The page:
Eating Disorder Treatment: Who's the Boss?
What happens when a clinician tells our child to do something we don't agree with? This is confusing for children, at times, and for us! The reality is that when we take our child to consult with a professional, we are engaging in co-parenting at some level. Another adult is telling our child what to do. But, at times, these instructions are in opposition to our guidance, and that great friend of eating disorders -- triangulation -- gets a boost.
Judgment and Trust
When my daughter got her driver’s license, the judge called all the parents for that week’s crop of new drivers and our kids together. We all got a sobering lecture on driving dangers, heard from a local family that had seen the worst, and then the precious cards were given out: to the parents. The judge told us that we could decide when to hand it over and that we needed to remain involved and engaged.
He also gave us the responsibility to take it back, with his blessing, if and when we decided to do so.
When turning over information and treatment advice to eating disorder patients, I wish clinicians would be like that judge. Hand the permission to us to, in turn, hand over to our child. If your advice is that giving the child more responsibility for feeding is appropriate, tell us so in front of our child but in the context of asking us if we agree and giving us the responsibility for when and how. If a higher level of care is indicated, let us be aligned with you on that decision. Time for a change in strategy? Make it a united front. We need that authority, that trust, and that grounding for the difficult task of daily living during eating disorder recovery.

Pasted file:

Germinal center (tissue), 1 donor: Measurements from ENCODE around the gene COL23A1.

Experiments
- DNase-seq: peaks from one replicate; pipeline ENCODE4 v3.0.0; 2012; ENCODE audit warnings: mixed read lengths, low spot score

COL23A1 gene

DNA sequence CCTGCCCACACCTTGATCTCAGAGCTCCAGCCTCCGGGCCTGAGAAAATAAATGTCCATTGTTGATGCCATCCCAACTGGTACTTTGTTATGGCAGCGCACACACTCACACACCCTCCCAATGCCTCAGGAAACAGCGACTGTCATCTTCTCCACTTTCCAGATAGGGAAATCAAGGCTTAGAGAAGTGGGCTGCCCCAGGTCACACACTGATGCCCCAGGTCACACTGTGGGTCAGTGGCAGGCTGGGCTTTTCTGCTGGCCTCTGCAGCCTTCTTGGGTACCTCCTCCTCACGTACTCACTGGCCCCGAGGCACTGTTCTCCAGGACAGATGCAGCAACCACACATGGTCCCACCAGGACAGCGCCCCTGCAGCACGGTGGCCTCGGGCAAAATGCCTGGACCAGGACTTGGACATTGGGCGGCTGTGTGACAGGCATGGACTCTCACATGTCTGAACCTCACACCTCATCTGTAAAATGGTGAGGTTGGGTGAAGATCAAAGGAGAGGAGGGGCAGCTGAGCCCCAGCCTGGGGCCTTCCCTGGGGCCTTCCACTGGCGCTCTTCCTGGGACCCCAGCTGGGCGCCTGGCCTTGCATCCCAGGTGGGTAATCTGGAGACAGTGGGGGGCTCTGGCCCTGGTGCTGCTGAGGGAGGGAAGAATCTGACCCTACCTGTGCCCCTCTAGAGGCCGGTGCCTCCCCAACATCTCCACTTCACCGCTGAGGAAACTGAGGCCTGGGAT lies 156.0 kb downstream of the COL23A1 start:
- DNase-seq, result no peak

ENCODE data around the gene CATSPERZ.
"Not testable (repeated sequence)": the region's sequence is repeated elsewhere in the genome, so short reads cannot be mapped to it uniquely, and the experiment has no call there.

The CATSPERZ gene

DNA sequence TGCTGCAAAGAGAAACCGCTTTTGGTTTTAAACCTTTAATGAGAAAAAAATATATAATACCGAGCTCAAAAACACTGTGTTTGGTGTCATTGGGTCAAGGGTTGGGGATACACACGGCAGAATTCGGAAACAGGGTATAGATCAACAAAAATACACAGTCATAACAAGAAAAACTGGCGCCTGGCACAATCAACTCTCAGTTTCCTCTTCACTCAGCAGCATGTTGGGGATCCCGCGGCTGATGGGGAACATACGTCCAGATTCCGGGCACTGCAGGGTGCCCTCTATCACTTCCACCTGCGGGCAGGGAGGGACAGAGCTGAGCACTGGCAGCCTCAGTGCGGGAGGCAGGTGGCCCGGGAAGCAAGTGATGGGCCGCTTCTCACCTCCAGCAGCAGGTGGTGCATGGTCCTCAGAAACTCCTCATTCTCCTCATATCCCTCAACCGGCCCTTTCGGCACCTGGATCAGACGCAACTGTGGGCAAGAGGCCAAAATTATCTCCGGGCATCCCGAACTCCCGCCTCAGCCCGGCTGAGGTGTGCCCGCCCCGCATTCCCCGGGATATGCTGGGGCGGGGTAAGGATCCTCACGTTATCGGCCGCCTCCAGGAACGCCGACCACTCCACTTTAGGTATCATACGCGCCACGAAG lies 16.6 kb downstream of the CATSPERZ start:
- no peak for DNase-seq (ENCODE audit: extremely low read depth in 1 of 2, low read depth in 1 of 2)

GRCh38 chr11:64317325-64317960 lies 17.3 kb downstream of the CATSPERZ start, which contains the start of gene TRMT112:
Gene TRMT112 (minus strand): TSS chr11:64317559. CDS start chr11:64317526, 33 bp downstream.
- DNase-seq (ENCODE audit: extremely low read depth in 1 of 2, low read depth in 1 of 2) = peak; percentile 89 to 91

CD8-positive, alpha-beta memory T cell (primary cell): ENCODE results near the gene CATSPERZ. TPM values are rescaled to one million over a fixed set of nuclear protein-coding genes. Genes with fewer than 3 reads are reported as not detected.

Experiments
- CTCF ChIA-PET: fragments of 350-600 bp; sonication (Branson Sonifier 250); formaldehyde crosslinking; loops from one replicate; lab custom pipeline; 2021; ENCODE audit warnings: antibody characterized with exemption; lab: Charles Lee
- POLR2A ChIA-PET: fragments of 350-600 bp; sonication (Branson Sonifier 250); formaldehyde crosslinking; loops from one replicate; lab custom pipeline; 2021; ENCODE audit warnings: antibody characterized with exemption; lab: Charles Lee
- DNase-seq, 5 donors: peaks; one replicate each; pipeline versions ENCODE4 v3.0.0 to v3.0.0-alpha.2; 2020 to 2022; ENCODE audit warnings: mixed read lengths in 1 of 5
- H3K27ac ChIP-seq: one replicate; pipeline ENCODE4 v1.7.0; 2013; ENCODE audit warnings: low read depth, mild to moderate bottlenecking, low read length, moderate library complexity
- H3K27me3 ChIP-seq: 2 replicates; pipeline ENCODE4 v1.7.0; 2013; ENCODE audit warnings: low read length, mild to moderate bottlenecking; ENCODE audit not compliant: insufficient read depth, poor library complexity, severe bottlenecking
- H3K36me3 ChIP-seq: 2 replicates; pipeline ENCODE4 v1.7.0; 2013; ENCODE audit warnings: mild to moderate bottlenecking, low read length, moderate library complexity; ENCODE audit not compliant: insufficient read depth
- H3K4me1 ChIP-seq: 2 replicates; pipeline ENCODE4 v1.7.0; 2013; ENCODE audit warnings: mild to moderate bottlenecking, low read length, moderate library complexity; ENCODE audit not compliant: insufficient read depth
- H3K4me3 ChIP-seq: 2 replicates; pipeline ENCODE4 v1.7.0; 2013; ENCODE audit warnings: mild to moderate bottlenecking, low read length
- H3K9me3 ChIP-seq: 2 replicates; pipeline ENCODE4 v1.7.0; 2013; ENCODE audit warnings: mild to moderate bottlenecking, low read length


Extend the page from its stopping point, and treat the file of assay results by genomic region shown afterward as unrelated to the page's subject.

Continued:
The Prescription: Three Square Meals
Functionally, this is like giving the prescription paper to the parents to go get filled and giving us instructions on dosage and side effects to look for. It isn't controlling or a boundary problem for parents to be accountable and informed: it is good and expected parenting. In this way, eating disorders need not be much different from any illness.
We're not doctors or therapists or nutritionists, but we are accountable for most of the day and for a lifetime with our dear children. It may seem symbolic, but letting us be parents in this way, during this difficult time, has benefits for the long term.
Collins, L. (2010, June 21). Eating Disorder Treatment: Who's the Boss?, HealthyPlace. Retrieved on 2021, April 15 from https://www.healthyplace.com/blogs/eatingdisorderrecovery/2010/06/whos-the-boss-with-eating-disorders